User Experience Stack Exchange is a question and answer site for user experience researchers and experts. It's 100% free, no registration required.

Sign up
Here's how it works:
  1. Anybody can ask a question
  2. Anybody can answer
  3. The best answers are voted up and rise to the top

I am working on a payment solution.

One of the main actions is adding a Beneficiary (payment receiver). To add beneficiary you need to specify the currency and the country of that beneficiary.

At the moment I am using something similar to these two examples: to select the currency or the country

I decided to use this widget because it incorporates 3 actions:

1) The user can use dropdown to view all the currencies that we support (not all currencies are supported)

2) The user can search the currency - GBP, Pound Sterling, Great British...

3) Autocomplete - so the user doesn't have to type the whole thing out.

Is there a better way to do this? What is it?

Or am I overthinking this and should stick with a input box and autocomplete only?

share|improve this question
up vote 1 down vote accepted

The user should be in control of a widget, get feedback, and know the affordances.

So, there are two things to consider:

  • I understand you have a web service; what will happen when the user is using a mobile device?
  • What will happen if the user isn't sure what currency a country is using? There might have been a change of name, or a change of currency altogether.

For these reasons, the answer depends on how many currencies you support. If it's five or seven currencies, then a simple dropdown will be fine. The user will feel in control of the widget, know where to click, and if their currency is available at all. The cognitive workload will be small.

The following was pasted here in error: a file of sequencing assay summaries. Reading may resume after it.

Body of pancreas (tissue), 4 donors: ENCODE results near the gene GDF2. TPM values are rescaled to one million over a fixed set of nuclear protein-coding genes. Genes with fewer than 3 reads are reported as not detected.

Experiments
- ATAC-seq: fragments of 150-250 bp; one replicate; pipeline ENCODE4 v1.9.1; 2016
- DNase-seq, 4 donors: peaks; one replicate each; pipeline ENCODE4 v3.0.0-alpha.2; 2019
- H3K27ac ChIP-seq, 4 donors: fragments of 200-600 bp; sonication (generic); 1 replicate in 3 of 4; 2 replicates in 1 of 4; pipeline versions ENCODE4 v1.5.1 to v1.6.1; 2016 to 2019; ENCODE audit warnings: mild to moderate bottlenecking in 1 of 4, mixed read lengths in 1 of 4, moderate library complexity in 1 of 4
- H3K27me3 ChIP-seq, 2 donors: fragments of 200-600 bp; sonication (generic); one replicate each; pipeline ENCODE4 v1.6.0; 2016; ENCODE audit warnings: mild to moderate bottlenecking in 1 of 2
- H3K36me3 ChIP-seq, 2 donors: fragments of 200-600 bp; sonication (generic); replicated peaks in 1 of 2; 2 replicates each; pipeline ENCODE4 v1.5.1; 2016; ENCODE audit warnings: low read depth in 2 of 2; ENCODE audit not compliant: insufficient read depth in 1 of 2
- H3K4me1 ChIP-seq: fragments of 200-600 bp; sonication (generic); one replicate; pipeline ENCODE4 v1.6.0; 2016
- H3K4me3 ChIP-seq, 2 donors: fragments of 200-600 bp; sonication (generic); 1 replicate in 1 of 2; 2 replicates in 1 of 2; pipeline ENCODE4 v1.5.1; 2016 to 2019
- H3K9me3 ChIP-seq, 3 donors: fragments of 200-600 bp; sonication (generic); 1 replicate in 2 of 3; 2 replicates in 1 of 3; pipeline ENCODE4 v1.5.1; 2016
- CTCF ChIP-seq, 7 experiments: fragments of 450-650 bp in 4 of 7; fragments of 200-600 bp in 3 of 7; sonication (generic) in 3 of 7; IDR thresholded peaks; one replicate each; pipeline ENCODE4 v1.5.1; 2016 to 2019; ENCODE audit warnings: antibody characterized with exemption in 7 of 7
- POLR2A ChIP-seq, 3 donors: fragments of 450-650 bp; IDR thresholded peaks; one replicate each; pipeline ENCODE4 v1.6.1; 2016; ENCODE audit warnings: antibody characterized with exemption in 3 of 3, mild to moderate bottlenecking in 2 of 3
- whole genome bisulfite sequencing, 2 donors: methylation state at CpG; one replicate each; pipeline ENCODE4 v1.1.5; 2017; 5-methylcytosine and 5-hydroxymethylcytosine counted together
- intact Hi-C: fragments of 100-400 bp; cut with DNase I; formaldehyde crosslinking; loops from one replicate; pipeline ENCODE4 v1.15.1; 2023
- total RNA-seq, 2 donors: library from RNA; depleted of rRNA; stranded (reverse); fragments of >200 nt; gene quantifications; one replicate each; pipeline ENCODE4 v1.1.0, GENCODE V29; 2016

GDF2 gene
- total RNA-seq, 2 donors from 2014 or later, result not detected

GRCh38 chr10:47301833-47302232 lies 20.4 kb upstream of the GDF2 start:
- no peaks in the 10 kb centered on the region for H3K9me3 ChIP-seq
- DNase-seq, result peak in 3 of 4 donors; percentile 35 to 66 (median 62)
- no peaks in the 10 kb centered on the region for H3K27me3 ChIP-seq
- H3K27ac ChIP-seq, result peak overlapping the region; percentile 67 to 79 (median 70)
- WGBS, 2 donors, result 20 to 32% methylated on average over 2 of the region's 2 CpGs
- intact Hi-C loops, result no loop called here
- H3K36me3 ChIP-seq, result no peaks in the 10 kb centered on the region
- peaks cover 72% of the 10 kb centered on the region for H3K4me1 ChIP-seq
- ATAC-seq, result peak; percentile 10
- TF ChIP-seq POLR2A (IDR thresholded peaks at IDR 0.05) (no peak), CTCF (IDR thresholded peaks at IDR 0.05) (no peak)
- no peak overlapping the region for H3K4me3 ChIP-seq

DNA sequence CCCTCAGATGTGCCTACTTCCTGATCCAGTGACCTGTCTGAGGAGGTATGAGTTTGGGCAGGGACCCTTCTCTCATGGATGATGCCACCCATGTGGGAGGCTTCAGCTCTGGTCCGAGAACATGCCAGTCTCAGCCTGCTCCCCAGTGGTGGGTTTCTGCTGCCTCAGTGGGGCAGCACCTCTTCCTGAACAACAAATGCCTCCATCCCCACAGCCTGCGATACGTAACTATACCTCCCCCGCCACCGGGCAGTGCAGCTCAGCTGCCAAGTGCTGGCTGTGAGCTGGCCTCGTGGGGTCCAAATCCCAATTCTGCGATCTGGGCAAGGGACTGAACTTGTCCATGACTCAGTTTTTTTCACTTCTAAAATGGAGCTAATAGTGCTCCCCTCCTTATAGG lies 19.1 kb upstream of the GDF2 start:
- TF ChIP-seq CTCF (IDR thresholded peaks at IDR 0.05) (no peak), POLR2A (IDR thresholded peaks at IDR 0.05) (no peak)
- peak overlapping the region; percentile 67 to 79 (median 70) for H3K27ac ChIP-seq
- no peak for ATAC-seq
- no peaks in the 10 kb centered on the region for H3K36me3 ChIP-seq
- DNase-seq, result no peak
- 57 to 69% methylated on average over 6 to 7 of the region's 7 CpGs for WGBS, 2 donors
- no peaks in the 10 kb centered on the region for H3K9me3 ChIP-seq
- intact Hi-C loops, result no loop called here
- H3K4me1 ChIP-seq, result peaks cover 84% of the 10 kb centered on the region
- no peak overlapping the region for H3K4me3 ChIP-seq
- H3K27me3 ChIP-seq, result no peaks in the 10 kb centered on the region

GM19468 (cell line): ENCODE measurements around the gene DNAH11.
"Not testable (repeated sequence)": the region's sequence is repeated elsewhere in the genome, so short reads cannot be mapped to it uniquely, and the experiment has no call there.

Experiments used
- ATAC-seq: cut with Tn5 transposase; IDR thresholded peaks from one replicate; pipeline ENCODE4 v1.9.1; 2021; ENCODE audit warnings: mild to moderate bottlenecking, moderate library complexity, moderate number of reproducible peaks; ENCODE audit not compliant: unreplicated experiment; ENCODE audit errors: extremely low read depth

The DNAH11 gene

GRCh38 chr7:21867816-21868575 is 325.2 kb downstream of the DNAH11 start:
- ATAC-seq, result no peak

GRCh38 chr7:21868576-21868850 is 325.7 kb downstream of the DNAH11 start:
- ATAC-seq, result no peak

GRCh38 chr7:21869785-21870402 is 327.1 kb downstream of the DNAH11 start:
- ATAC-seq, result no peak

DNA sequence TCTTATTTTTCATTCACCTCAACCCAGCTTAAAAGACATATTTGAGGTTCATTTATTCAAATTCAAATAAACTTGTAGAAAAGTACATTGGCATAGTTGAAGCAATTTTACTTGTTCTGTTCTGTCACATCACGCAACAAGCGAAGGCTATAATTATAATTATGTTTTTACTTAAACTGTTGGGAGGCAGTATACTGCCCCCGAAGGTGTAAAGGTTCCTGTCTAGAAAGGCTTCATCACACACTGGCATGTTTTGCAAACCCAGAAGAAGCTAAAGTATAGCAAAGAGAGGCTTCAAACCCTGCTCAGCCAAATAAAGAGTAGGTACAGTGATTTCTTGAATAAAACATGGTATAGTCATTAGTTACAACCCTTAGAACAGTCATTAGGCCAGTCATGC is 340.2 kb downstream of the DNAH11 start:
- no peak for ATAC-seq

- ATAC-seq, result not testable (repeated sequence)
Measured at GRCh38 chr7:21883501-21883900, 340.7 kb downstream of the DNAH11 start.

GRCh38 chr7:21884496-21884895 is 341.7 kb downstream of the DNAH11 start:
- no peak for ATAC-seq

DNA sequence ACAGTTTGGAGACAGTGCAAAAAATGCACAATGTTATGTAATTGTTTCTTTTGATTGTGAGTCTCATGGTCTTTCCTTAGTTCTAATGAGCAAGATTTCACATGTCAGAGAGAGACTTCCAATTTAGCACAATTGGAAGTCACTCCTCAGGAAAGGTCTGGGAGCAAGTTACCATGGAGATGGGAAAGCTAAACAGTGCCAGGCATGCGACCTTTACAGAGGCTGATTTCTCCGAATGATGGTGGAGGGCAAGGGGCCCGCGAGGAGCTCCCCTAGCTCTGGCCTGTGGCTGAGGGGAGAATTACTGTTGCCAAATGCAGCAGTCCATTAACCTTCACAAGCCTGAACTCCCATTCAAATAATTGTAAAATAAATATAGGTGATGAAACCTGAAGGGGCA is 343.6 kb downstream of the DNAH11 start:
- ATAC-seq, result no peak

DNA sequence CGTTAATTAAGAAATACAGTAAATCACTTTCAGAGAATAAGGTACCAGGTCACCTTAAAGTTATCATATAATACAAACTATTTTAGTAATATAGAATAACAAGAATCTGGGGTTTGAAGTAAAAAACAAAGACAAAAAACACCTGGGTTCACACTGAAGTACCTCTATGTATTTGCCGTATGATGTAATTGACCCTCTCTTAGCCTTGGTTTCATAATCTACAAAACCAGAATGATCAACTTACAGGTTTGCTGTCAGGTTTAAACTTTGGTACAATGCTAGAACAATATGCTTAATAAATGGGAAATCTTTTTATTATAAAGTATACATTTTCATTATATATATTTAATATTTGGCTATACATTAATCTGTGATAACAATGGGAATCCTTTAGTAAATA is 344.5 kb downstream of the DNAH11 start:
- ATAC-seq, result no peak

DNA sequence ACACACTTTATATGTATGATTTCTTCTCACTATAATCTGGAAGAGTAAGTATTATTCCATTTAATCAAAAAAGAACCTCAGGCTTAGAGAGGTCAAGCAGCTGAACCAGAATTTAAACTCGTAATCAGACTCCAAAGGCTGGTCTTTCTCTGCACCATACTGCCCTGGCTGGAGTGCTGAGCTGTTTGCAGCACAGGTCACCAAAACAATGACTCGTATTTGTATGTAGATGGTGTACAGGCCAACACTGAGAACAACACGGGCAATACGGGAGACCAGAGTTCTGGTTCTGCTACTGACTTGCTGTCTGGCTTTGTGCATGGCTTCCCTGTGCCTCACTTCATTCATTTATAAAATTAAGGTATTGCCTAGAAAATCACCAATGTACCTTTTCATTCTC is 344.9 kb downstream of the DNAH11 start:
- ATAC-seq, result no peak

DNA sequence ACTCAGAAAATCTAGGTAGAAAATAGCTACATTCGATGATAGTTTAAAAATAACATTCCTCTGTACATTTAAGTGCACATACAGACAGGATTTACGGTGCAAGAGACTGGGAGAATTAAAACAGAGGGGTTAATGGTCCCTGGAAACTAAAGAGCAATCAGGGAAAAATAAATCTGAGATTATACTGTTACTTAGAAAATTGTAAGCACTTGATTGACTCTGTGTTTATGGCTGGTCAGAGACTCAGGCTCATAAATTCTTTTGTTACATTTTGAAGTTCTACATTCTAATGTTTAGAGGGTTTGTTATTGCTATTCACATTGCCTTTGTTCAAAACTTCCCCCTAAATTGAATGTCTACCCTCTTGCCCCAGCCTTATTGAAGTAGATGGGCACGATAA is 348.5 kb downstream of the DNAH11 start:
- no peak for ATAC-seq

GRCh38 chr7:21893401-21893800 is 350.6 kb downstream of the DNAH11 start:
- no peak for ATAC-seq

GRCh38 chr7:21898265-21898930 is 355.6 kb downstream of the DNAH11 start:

If it's thirty five, problem! That's where you would need an autocomplete field to eliminate choices, and thus also the cognitive workload. The component will have to make it obvious where to type and if the user has successfully selected their currency. But: in this case do not forget to test on mobile too!

share|improve this answer
Completely agree about the user being in control! We support at least 25 different currencies, so a normal dropdown would be too much. We have considered mobile, and I think we will have to do similar thing to "Amount": search + eliminate choices. Thank you! – Igor-G Nov 7 '13 at 14:17

It is easier for users to select a country than a currency: Try to detect the country of the user (e.g. by browser localization) or select a default if it couldn't be detected. Let the user choose the country if it isn't correct.

Than set the currency for that country and when that isn't what the user wants, let him/her choose one him/herself. If the user chooses a currency before a country, than don't change the currency automatically after the country is chosen.

I wouldn't let the user type in a input field by the way. Drop downs allow users to see what options they have and allow typing as well to quickly jump to their choice. For the last to work use the HTML select element or use a css/javascript equivalent that supports this. (Your both examples have such feature).

By the way I like the second example. It immediately has focus on the search box like it is "advising" you to type instead of scroll all the way down.

share|improve this answer

Your Answer


By posting your answer, you agree to the privacy policy and terms of service.

Not the answer you're looking for? Browse other questions tagged or ask your own question.